As Homeownership Costs Soar and Inflation Persists, Americans Sour on Biden’s Economy
President Joe Biden turned 81 years old on Monday, and he was greeted with the lowest approval rating ever recorded by NBC News at 40%. While a large part of the number is due to Democrats’ disapproval of Biden’s handling of the Israel-Hamas conflict, it’s also likely a reflection of an economy that continues to struggle under the weight of persistent inflation, skyrocketing mortgage rates, a decline in full-time jobs, and ever-expanding federal debt.
The president has continued to tout “Bidenomics” in recent weeks, despite stating last week that he acknowledges there is a “disconnect between the numbers and how people feel about their place in the world right now.” Polls show that the American public is indeed not connecting with the White House’s messaging on a massive scale. A Fox News survey taken last week revealed that almost 80% of Americans rate the economy negatively.
As economists are pointing out, the raw economic numbers are a tremendous cause for concern. Joel Griffith, a research fellow in the Thomas A. Roe Institute for Economic Policy Studies at The Heritage Foundation, joined “Washington Watch” last week to give a snapshot of where things currently stand.
“The typical family has lost more than $4,000 in real inflation, just adjusted income since President Biden took office, and that $4,000 pay cut is not even taking into account the rising home ownership costs,” he observed. “… [A]s [we]’ve seen real income decline, we’ve also seen credit card balances hit an all-time record $1 trillion. That’s about a $3,000 a family increase over the past year and a half, even as savings rates have plunged near all-time lows. Bidenomics has been a disaster for American families.”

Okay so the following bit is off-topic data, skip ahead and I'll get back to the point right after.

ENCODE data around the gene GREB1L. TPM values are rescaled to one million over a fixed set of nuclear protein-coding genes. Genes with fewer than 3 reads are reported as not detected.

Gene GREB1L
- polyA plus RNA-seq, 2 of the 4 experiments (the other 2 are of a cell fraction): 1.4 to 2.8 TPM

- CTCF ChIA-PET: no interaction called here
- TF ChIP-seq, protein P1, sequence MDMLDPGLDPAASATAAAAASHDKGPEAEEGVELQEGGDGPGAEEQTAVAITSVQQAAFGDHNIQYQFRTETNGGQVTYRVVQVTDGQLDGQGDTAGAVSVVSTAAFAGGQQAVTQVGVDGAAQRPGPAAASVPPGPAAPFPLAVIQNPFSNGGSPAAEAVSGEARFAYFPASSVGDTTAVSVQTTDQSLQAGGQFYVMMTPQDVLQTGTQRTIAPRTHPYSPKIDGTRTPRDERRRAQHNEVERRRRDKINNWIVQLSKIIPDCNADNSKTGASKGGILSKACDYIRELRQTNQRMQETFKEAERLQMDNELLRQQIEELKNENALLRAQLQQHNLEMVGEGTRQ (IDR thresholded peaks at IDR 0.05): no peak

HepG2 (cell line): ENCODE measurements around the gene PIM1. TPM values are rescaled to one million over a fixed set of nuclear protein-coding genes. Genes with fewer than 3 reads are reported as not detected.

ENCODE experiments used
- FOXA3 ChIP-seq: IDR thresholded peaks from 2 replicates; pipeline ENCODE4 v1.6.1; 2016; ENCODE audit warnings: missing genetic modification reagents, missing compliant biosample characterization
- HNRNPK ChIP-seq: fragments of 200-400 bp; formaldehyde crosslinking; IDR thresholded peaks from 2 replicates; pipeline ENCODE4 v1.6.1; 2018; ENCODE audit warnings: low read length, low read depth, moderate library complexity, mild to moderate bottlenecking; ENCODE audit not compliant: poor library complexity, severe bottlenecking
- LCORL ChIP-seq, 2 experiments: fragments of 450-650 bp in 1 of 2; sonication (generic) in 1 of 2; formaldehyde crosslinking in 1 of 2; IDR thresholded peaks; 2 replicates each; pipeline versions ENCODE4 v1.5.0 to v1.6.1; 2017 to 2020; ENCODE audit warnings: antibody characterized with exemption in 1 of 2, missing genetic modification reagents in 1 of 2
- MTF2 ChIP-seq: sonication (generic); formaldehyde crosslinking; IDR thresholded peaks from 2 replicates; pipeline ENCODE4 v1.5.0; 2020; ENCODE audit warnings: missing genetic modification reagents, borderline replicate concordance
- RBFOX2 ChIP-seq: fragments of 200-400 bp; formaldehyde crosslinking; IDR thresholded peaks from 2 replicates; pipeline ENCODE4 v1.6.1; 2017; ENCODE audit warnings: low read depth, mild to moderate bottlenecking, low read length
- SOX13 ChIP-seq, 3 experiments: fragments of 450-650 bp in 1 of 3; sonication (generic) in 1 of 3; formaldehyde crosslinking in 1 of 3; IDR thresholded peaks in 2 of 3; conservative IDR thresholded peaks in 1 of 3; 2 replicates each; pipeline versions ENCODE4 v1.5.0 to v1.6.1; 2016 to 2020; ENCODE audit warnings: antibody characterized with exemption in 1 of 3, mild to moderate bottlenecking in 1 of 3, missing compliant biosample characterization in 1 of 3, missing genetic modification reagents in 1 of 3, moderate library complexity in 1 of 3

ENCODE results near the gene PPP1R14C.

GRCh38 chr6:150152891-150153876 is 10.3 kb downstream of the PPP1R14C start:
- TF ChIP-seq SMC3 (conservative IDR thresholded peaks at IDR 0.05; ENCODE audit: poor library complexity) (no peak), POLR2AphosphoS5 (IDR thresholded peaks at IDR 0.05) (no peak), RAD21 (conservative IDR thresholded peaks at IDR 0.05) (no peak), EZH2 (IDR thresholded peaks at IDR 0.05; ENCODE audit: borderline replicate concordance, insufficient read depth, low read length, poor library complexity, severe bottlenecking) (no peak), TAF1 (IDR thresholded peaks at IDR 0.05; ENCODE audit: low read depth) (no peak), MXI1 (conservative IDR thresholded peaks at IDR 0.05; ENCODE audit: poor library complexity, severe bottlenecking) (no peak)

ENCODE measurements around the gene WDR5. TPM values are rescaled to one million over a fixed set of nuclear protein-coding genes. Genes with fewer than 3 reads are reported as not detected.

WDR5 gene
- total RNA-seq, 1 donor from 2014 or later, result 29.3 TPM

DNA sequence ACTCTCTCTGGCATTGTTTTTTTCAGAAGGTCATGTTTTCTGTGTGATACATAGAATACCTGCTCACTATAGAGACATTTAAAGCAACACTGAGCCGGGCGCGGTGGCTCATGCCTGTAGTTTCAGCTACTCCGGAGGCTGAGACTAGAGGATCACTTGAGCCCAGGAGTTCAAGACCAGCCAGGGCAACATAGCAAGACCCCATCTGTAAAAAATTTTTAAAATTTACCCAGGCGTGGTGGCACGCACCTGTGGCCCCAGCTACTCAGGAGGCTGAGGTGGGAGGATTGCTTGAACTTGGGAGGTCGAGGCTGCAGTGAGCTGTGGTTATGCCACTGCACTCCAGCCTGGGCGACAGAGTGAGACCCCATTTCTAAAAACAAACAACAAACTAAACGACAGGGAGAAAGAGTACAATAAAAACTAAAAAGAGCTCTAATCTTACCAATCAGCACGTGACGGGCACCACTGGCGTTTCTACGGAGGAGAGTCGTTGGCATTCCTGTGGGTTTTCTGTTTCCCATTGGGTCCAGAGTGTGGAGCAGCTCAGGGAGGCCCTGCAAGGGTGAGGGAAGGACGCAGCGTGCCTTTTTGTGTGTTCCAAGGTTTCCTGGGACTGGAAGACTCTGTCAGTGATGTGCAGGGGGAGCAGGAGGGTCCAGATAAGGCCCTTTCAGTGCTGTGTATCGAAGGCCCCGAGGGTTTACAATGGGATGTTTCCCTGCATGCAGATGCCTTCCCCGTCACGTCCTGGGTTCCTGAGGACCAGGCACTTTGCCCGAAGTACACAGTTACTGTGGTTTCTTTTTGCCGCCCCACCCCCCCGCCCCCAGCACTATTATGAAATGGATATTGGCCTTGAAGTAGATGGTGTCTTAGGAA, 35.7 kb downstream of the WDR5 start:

Polls show that Americans are continuing to feel economic pain when they compare their income with prices. An Associated Press poll last month found that “three-quarters of respondents described the economy as poor,” with two-thirds saying their expenses have risen and only one quarter saying their income had also gone up. Compounding the problem is that the prices of many of the items that Americans most commonly buy have inflated substantially. Since February of 2020, the average price of a gallon of milk is up 23% ($3.93), a pound of ground beef is up 33% ($5.35), and a gallon of gas is up 53% ($3.78).
As Griffith went on to explain, one of the primary reasons for the decline in real income currently being experienced by Americans is the exploding cost of home ownership.
“If you’re looking to get a mortgage right now on a standard middle class home, that mortgage payment is costing you about $1,000 per month more than it would have cost you just a year and a half ago,” he noted. “… These are the worst economic conditions since the 1970s. … [T]hat was a time when we also had declining real income, and we also had sky high inflation. So arguably, it’s even worse now than it was then because it’s never been less affordable to buy a home. If you look to buy a home, it costs you about half of your income just to make the mortgage payments and the property taxes. It has never been this bad in terms of home ownership.”
Griffith further illustrated how reported job growth numbers are misleading. “[E]very month, the Biden administration loves to tout these jobs growth numbers. But what they fail to tell us is actually that over the last six months, we’ve actually seen a decline in full-time jobs. The only reason why we have seen the top line jobs growth numbers positive is because we’ve seen a surge in part-time jobs, meaning we have a lot more people today working double jobs just to pay the bills.”
As the national debt approaches $34 trillion, Griffith underscored how runaway federal spending is leading to unyielding inflation.
“[S]pending is out of control — it’s been out of control a long time,” he said. “The interest we’re paying right now on the federal debt is $10,000 per family per year. The amount of money that we’ve borrowed over the prior year is $25,000 per family of four. We cannot keep this up. A big part of the reason why families today are suffering from this inflation … is because for the last three years, we have spent wildly beyond our means, and we relied on our central bank to print the dollars to buy that debt.”
“We have to change this trajectory now, and I’m hopeful Congress will actually attempt to do so once they come back from Thanksgiving and Christmas break,” Griffith concluded.
Dan Hart is senior editor at The Washington Stand.